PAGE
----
She has appeared on several beading/craft television programs and has written three books; Mixed Metal Mania and Metal Magic currently in print, and her 3rd Colorful Wire Jewelry to be published in June of 2016. Kim was elected one of the Top Ten Instructors in the country by the attendees of the prestigious Bead & Button show. She currently has videos available for on-line viewing at and In addition, she has filmed over 20 stone setting DVD’s for

Kim’s Gallery of Work:


Sarah Thompson:


My fascination with jewelry started at a very young age. I still remember my first necklace given to me as a gift from my grandmother when I was 4. It had tiny little teddy bear beads in an alternating pattern of pink, blue, and white. I loved the feel of it when worn, and was

mesmerized by the textures I felt as I ran it through my fingers. As I grew that fascination stayed with me, and by the time I was 14 I became fixated with beads. I spent hours in the library and the local bead store learning what I could from books and magazines.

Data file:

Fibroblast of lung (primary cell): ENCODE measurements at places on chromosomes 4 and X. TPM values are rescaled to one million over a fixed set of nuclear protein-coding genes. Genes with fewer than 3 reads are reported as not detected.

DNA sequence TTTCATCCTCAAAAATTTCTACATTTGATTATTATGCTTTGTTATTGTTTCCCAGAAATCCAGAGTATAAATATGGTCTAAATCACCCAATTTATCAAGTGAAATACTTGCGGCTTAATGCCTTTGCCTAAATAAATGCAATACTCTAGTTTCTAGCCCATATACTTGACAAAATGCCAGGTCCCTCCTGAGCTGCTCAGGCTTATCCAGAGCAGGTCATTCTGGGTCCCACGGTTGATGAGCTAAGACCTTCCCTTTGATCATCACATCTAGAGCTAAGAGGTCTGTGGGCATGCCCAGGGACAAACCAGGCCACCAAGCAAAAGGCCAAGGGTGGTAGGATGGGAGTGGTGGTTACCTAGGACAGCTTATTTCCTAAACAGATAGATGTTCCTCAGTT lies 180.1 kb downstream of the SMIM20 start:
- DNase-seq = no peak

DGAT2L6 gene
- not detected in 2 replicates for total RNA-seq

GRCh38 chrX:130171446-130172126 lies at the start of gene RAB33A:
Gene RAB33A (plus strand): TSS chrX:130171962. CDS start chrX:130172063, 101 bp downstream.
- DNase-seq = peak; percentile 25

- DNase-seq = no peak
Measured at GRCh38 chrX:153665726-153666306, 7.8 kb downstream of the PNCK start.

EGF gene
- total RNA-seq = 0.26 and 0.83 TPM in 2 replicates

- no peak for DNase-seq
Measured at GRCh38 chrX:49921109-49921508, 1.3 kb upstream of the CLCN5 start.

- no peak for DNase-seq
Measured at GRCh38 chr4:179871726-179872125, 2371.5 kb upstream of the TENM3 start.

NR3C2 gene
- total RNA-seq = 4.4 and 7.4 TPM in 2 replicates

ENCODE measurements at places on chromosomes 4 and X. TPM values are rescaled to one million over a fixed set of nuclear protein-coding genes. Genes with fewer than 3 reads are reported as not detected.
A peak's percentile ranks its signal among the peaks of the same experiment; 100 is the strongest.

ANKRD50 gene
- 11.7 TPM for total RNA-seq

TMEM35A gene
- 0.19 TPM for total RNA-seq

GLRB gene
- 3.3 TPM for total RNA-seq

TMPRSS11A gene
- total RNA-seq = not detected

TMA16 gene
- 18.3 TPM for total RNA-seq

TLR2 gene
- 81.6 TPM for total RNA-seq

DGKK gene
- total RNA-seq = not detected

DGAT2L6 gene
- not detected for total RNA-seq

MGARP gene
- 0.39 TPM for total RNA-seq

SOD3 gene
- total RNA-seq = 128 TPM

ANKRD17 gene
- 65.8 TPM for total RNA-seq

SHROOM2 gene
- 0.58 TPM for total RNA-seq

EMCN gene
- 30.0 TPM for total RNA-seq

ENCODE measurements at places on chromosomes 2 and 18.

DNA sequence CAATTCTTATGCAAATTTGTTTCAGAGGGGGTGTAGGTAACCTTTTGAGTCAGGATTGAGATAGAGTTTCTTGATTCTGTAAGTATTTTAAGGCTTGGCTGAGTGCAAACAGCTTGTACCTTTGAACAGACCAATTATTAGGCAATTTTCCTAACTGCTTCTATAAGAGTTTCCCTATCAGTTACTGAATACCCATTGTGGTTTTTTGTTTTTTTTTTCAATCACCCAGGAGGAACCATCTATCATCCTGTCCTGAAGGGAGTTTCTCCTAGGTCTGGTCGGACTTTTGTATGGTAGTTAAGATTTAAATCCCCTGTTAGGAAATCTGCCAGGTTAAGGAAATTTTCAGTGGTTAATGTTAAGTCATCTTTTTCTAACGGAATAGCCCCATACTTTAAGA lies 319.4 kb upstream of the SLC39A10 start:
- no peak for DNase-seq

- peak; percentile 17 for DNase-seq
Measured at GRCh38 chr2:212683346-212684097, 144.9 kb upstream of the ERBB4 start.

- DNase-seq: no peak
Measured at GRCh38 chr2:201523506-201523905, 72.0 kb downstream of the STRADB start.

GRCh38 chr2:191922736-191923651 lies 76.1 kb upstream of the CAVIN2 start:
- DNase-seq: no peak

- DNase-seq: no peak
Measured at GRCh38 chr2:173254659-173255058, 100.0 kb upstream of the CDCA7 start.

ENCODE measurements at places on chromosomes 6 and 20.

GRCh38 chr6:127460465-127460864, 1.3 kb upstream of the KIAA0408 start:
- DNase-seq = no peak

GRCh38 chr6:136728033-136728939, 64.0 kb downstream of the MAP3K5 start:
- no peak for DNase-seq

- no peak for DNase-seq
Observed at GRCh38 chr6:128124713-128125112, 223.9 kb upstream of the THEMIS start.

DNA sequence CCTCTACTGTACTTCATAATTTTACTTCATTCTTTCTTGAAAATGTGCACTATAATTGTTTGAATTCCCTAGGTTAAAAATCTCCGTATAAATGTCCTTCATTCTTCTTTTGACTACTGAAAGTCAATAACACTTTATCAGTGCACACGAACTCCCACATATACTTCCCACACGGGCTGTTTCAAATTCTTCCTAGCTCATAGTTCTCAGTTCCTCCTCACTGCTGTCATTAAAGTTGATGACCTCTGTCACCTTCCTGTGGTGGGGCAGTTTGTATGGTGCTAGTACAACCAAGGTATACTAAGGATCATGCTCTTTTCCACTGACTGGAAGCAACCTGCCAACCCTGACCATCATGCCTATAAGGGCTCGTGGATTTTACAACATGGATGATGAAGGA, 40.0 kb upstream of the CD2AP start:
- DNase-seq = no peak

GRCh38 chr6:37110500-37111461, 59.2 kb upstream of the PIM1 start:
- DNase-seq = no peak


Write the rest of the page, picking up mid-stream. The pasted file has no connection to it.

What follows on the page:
My resources were limited and I learned to find creative solutions with what I had on hand. As my skills grew I found the most enjoyment in doing off loom bead work. I loved the diversity and dimensions that I could achieve by building layer upon layer of beads onto a beaded foundation. But I still felt like something was missing. As much as I enjoyed working with the beads I found it overwhelming having so many options in bead size, colors, and textures. I yearned to make more elegant flowing designs, while keeping the pieces delicate and wearable. I dabbled in traditional wire work, but found it too simple and limiting for what I was envisioning. During my initial attempts at wire work the tools felt awkward and it frustrated me how easily the wire became mangled as I tried to shape the wire, and I the more I forced the wire the worst it would become.